Written by Shubhajit Roy | New Delhi | Published: June 19, 2020 1:15:45 am
Along with India, Ireland, Mexico and Norway also won the Security Council elections held Wednesday. (File Photo)
India has been elected non-permanent member of the UN Security Council for a two-year term, beginning January 2021. This is the eighth time India will sit in the UN body.
Amid the tension between India and China and clashes at the border, New Delhi said that it will act as a “voice of reason and moderation” and a “firm believer in respect for international law and peaceful settlement of disputes”.
While India got 184 out of the 192 valid votes polled, sources said that eight countries that did not vote for India possibly included Pakistan. Since it’s a secret ballot, it is not known who votes for whom.
Prime Minister Narendra Modi said he was “deeply grateful” for the overwhelming support from the international community.
There were five vacant seats in the UNSC, of which four were filled by the first round of voting on Wednesday. Along with India, Kenya, Ireland, Mexico and Norway obtained the requisite two-thirds majority in the General Assembly.
However, the fifth African seat remained vacant and will go into the second round, with Kenya and Djibouti fighting it out.
Due to the Covid-19 situation, special rules were made for voting, with diplomats submitting their ballots during pre-arranged time slots in the General Assembly hall.
India was the sole candidate for a non-permanent seat from the Asia-Pacific category. Its victory was expected since it had already got endorsement from the 55-member Asia Pacific group, including China and Pakistan, last year.
India has earlier been elected as a non-permanent member for the years 1950-1951, 1967-1968, 1972-1973, 1977-1978, 1984-1985, 1991-1992 and 2011-2012.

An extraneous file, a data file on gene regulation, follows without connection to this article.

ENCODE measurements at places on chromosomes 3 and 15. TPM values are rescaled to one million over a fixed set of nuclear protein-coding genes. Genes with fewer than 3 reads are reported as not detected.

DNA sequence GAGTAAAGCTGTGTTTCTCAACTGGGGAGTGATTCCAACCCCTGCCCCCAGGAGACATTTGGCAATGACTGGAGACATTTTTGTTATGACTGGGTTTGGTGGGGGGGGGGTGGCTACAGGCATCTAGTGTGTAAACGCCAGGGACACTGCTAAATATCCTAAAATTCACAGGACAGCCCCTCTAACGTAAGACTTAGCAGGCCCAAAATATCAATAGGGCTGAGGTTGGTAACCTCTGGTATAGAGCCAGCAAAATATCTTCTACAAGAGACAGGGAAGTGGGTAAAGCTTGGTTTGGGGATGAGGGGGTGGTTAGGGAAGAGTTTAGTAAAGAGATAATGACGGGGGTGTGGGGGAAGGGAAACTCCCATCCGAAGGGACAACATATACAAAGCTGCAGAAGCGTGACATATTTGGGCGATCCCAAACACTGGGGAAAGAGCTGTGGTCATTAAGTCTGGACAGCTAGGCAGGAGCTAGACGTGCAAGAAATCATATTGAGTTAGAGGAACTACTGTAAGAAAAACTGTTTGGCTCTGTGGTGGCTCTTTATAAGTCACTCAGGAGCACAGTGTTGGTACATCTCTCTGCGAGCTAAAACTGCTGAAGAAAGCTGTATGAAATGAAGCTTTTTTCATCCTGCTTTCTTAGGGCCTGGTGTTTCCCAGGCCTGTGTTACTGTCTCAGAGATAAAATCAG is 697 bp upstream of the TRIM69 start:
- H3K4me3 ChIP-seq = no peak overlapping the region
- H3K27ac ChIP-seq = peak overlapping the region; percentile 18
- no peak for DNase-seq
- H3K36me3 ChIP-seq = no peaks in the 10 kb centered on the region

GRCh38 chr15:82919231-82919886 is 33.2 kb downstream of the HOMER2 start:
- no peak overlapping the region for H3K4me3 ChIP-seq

India casts its ballot during the UNSC election in the General Assembly. (Source: Twitter)
“Deeply grateful for the overwhelming support shown by the global community for India’s membership of the UN Security Council,” PM Modi tweeted after the election on Thursday.
In New Delhi, Ministry of External Affairs Secretary (West) Vikas Swarup said, “India was elected unopposed as we were the sole candidate for the Asia-Pacific seat. However, this was made possible because Afghanistan had withdrawn in our favour in 2013 for which we thank the Government of Afghanistan.”
He said that the strong support by almost the entire UN membership for India’s election demonstrates the goodwill India enjoys in the UN and the confidence of the international community in India’s capability to contribute to the work of the Council.
“As a founding member of the UN, India is fully committed to the Principles and Purposes of the UN Charter. As the world’s largest democracy, a major contributor to UN peacekeeping operations and a strong votary of the rights of developing countries, India will bring its own unique strengths and perspective to the Security Council. We will act as a voice of reason and moderation and a firm believer in respect for international law and peaceful settlement of disputes. In fact, India has all the credentials to serve on the UN Security Council,” he said.
He said that India’s work in the Council will be guided by the PM’s call for a ‘Reformed Multilateralism’ and 5-S vision for foreign policy—Samman (Respect), Samvad (Dialogue), Sahyog (Cooperation) and Shanti (Peace) to create conditions for universal Samriddhi (Prosperity).
He said India will be “seeking responsible and inclusive solutions”, “concrete and result-oriented action at the Security Council for an effective response to international terrorism”, “reformed Multilateralism to reflect contemporary realities”, “a comprehensive approach to peace and security, guided by dialogue, mutual respect, commitment to international law, for which we also hope to help streamline UN Peacekeeping” and “technology with a human touch”.
“The Covid-19 pandemic is perhaps one of the most serious crises this generation has faced. We believe the current crisis offers us new opportunities to seek innovative and inclusive solutions by using multilateralism and international cooperation,” Swarup said, adding that “it is clear to us that the UN and indeed multilateralism itself needs to change to reflect contemporary realities to remain effective and credible.”
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